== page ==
Can a new political actor break into the establishment with just a fresh image on social media, attractive colors, a catchy name, or by enunciating words that generate noise in the citizenry? Probably not.
In the same way, if a new political actor tries to break into the establishment by focusing only on its program, its purposes, and pointing out what is wrong with society, likely it will also fail.
In politics, to create a force capable of persuading and mobilizing, a comprehensive creative conceptualization is necessary. The charisma that catapults political actors to the fore is a combination of visual energy with strong purposes.
Alexandria Ocasio-Cortez has irreverently disrupted American politics after defeat in the Democratic Party primaries in 2018 Joseph Crowley, who had been a member of the House of Representatives for the 14th congressional district of New York for 20 years.
To confront a candidate whose local weakness was paradoxically his importance in the national structure of the Democratic Party, Ocasio-Cortez opted for a grassroots mobilization campaign capable of profiting from Crowley’s disconnection with his electorate. Ocasio-Cortez’s main weapon (since her campaign against Crowley) is to use the power of her image and message in the service of her purposes to capitalize on empathy with her electorate.
The empathy strategy from the images generated by Ocasio-Cortez must be studied in depth. Crowley is a seasoned politician whose main advantage was his strong connections to Washington’s elite. To defeat AOC, he used as a campaign weapon the loss of power that would mean for the voters of the Bronx and Queens to replace a distant, but experienced politician with strong connections, by a bold but without contacts young woman. In a scenario like the United States where politics is crossed by a system of lobbies, this placed voters before a realistic decision capable of counteracting AOC’s idealistic emotion.
To counter Crowley’s strategy, Ocasio-Cortez had to launch a campaign that showed her to be both successful and angry with the political and social establishment. Contrary to popular belief, it is these contradictory feelings that generate empathy in citizens, which are emotionally connected through role and status inquiries.
Alexandria Ocasio-Cortez was not afraid to show herself as a young woman from a Latin family with a precarious job as a bartender in a bar, because she was also able to disseminate through her profiles and words her university training and how informed she was of the American political debate. This strategy produced an aura of authenticity at AOC by showing her as part of the community she was trying to represent, but with the intellectual tools to do so.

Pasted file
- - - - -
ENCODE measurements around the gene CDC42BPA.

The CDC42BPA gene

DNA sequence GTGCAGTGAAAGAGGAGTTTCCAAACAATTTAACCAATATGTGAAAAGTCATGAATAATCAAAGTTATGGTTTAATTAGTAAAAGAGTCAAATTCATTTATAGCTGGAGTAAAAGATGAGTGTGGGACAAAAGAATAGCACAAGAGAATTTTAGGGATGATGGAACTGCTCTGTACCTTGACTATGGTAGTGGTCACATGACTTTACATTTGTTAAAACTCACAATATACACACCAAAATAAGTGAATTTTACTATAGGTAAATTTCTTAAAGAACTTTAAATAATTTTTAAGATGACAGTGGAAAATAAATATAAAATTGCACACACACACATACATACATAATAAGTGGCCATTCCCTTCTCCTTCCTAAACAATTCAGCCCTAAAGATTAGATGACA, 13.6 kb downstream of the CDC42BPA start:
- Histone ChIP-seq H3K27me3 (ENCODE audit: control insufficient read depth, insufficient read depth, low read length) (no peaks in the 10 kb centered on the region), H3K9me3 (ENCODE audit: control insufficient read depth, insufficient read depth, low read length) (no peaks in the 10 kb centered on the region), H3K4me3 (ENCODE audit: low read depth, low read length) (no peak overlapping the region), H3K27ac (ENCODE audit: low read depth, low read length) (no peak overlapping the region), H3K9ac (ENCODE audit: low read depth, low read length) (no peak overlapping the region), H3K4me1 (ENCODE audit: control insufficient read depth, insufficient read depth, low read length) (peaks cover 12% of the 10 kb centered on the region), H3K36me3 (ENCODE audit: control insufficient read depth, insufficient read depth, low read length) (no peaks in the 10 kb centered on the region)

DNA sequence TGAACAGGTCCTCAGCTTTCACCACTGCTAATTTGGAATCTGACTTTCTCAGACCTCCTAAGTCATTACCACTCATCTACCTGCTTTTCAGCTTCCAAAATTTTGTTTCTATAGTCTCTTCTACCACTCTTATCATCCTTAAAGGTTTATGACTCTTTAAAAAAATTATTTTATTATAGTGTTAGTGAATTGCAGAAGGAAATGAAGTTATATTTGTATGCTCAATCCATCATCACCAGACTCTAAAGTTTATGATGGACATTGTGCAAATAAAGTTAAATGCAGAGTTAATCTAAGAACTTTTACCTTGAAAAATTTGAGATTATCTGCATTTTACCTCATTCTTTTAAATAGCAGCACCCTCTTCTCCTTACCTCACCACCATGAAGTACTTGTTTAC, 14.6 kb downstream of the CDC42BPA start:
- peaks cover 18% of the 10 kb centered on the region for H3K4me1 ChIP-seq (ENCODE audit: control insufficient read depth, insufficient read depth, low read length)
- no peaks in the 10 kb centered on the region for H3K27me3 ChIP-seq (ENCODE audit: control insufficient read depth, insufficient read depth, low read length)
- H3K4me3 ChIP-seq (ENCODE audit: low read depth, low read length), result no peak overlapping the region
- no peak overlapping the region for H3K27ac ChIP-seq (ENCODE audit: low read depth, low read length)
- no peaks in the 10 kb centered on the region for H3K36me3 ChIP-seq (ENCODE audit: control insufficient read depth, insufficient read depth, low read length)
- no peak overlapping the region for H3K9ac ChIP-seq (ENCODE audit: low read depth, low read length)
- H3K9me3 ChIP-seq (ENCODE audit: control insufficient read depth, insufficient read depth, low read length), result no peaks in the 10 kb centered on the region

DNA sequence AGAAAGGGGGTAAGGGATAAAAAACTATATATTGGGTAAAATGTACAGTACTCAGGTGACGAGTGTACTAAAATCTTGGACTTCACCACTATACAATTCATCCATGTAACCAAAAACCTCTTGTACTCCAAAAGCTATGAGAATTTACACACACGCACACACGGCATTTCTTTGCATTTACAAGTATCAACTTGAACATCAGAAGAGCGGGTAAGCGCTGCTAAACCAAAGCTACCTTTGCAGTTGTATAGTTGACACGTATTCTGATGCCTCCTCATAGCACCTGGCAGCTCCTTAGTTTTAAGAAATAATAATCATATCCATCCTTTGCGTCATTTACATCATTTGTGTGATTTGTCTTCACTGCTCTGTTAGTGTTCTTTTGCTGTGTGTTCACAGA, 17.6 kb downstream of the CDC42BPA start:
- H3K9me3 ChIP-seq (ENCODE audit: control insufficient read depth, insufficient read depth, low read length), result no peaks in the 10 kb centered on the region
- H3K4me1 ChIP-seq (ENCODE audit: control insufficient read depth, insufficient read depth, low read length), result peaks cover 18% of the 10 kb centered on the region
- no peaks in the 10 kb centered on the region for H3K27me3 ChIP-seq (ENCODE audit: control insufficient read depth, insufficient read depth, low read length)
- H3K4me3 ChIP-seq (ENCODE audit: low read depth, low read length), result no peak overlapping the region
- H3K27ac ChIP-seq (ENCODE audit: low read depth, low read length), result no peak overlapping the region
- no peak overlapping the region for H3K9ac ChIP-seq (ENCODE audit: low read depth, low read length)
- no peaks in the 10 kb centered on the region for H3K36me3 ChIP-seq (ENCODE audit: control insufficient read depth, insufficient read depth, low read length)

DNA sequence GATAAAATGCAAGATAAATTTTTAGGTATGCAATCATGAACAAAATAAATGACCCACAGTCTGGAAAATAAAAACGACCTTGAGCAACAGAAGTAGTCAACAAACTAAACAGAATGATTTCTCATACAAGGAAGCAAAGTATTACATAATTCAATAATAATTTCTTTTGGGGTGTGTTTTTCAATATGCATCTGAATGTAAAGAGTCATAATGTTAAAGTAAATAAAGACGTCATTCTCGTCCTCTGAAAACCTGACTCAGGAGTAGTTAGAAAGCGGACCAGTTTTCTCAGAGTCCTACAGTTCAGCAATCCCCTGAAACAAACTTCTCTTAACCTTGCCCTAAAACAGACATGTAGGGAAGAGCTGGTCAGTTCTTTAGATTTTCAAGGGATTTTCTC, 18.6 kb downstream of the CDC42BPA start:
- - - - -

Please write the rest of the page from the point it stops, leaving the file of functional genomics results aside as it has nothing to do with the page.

The central tool of all creative conceptualization is to ensure that the political actor can disseminate feelings and emotions. Feelings and emotions are the energy behind political mobilization. A comprehensive creative conceptualization is based on the dissemination of feelings and emotions, uses creative development as a vehicle, and is concretized by positioning the agenda and the purposes of the political actor in the national debate.
Ocasio-Cortez’s discursive energy allows her to open a door of empathy with the people she is trying to persuade. When she takes the floor she shows herself as an extrovert, however, her speech always refers to the positioning of her agenda and purposes. In this way, her energy and extroversion do not turn against her by generating the natural emotional rejection caused by those who only want to attract attention. At the same time, Ocasio-Cortez builds an image of herself on social media that focuses on closeness to citizens, always balanced with images that mix seriousness and professionalism. Irony and humor are also used to expose the points of view that she defends.
Ocasio-Cortez’s creative campaign package has been a great success focusing on both simplicity and ability to inform. To position herself discursively it was key to coin an acronym (AOC) that simplifies her name. Her semiotic identity, instead of focusing on the candidate’s iconography as political marketing often recommends, focused on creating an environment of cultural pride for the district she tries to represent. This undoubtedly functioned as an important mobilizing agent in building an “imagined community.” AOC performed the community she wanted to represent.
Once she achieved her position in the United States House of Representatives, Ocasio-Cortez made a creative transformation, demonstrating that conceptual development is always necessary for politics. The energy with which she was trying to mobilize her electorate was reinvented to try to break into the national political agenda.
Ocasio-Cortez has been successful on the path of creative development in politics knowing that visual energy, feelings and emotions, and discursive strategy are a complement to the agenda and the purposes. That an important conservative think tank like the Brookings Institute is forced to respond to AOC initiatives is a reflection that her creative development accomplished the task of putting her purposes on the agenda and therefore its enemies cannot ignore it.